Lee vows to review policy priorities after election defeatChastened by his governing party's crushing defeat in the nationwide elections two weeks ago, President Lee Myung-bak pledged Monday to review policy priorities and revamp his Cabinet system, but hinted at no change in his hard-line stance on North Korea.
"I take seriously the public sentiment shown through the elections this time," Lee said in a televised speech, breaking his long silence on the results of the June 2 local elections widely seen as a mid-term referendum on Lee's performance. "From now on, I will listen to the voice of change the people want."
The president said he will reshuffle the presidential office, Cheong Wa Dae, and the Cabinet, as well as reset policy priorities as part of efforts to strengthen his "centrist pragmatic campaign friendly to low- and middle-income households."
"I will reorganize Cheong Wa Dae and the Cabinet more effectively and draw up a line-up to be suitable for it," he added.
He fell short of specifying a timeline for his plans, while Cheong Wa Dae insiders said the change of senior presidential secretaries is expected to be made next month. They said the Cabinet shake-up will be conducted after the parliamentary by-elections slated for July 28.
On his controversial push to create a business hub in the central city of Sejong instead of an originally proposed administrative town, Lee hinted at the so-called exit strategy.
"I ask the National Assembly to decide on the issue," he said, demanding lawmakers vote on the revision bill during the ongoing parliamentary session.
"The government will respect a decision made by the National Assembly through voting," he said.
Chances are high that the bill will be voted down as even dozens of ruling party lawmakers are opposed to it.
But Lee made clear a plan to press ahead with another contentious national project to restore the country's four major rivers, even though he promised more efforts to collect public opinions.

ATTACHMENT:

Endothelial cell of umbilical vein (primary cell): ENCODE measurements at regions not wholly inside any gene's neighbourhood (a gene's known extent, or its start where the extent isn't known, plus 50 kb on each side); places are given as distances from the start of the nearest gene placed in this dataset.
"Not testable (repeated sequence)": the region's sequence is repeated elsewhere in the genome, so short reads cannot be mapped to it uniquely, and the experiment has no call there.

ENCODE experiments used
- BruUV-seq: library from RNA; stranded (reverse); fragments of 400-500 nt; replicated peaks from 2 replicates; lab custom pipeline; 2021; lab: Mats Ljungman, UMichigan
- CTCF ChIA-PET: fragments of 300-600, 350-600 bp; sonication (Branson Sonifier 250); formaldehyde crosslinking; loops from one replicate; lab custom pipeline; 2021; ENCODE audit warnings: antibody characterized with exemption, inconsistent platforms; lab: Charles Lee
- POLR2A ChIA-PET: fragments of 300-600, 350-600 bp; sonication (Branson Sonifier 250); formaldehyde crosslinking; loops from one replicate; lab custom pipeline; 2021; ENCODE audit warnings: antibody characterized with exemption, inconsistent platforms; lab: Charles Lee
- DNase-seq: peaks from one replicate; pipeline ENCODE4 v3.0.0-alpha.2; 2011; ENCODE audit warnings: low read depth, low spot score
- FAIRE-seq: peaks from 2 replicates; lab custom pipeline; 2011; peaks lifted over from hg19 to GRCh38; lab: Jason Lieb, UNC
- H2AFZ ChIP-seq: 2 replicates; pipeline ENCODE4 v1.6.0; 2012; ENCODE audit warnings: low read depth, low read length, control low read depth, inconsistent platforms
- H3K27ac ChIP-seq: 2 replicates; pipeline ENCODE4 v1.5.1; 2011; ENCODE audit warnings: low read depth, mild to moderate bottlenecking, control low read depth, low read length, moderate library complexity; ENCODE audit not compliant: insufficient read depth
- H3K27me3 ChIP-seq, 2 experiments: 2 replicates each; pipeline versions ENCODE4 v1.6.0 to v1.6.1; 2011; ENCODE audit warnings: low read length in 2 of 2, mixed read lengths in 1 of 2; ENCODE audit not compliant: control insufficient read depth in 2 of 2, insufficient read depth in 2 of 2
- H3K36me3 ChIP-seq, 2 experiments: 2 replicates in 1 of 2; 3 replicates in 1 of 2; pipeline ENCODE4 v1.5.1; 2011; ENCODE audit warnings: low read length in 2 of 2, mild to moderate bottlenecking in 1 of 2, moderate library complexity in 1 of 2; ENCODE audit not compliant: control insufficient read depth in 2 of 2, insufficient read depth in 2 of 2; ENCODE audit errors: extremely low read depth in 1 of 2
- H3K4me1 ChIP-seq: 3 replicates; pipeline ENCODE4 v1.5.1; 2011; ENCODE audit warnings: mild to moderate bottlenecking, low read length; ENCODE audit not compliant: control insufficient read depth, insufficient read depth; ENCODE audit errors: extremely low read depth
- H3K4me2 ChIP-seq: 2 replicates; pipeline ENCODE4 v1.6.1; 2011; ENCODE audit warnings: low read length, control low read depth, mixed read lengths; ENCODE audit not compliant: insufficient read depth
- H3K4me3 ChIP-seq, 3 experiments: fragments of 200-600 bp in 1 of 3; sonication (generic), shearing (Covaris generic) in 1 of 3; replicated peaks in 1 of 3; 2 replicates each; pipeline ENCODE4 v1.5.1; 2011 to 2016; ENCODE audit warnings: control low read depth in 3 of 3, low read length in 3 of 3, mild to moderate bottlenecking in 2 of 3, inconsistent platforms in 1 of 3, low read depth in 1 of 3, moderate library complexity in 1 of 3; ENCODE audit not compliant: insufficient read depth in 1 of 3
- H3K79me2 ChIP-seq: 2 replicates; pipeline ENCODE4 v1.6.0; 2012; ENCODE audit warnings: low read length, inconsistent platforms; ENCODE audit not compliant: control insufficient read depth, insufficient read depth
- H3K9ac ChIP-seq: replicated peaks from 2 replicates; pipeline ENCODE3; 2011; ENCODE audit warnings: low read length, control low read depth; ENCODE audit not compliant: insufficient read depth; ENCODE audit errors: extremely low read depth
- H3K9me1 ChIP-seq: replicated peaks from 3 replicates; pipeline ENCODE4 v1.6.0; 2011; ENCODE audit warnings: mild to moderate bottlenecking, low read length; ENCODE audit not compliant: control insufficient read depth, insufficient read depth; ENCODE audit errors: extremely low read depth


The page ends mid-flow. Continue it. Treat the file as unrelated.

The government launched the 22-trillion-won (US$19 billion) project last November to clean and refurbish the four rivers -- the Han, Nakdong, Geum, and Yeongsan -- in a bid to help prevent floods and attract tourists. Critics say it would only devastate the environment and ecosystem.
The speech represented an effort to recast Lee's presidency as it nears a turning point, but heralded no shift in his tough stance toward North Korea that is accused of torpedoing and sinking a South Korean naval ship in March, killing 46 sailors.
"All of the other things may become a subject of political fight but national security can't be that," he said. Similar incidents can happen any time if South Korea and the international community fail to deal sternly with the communist regime's wrongdoings, he added.
The Grand National Party (GNP), which holds a majority in the National Assembly, won only six of the 16 mayoral and gubernatorial posts up for grabs in the elections. It also lost many of the races to select the heads of local education boards and members of local councils.
The main opposition Democratic Party has been stepping up a political offensive against the Lee government, demanding a full-scale reorganization of the Cabinet that will affect Prime Minister Chung Un-chan and many of Cabinet members.
Reform-minded GNP officials, mostly first-term lawmakers, have also called for the president to replace key Cheong Wa Dae officials, saying it is a way to win back voters.
The president said he is still contemplating details of how to operate his government in the latter half of his five-year presidency.
He is expected to elaborate on his new policy plan when he delivers his Independence Day speech on Aug. 15 to commemorate Korea's liberation from Japan's colonial rule. Lee's tenure ends in February 2013. [YONHAP]
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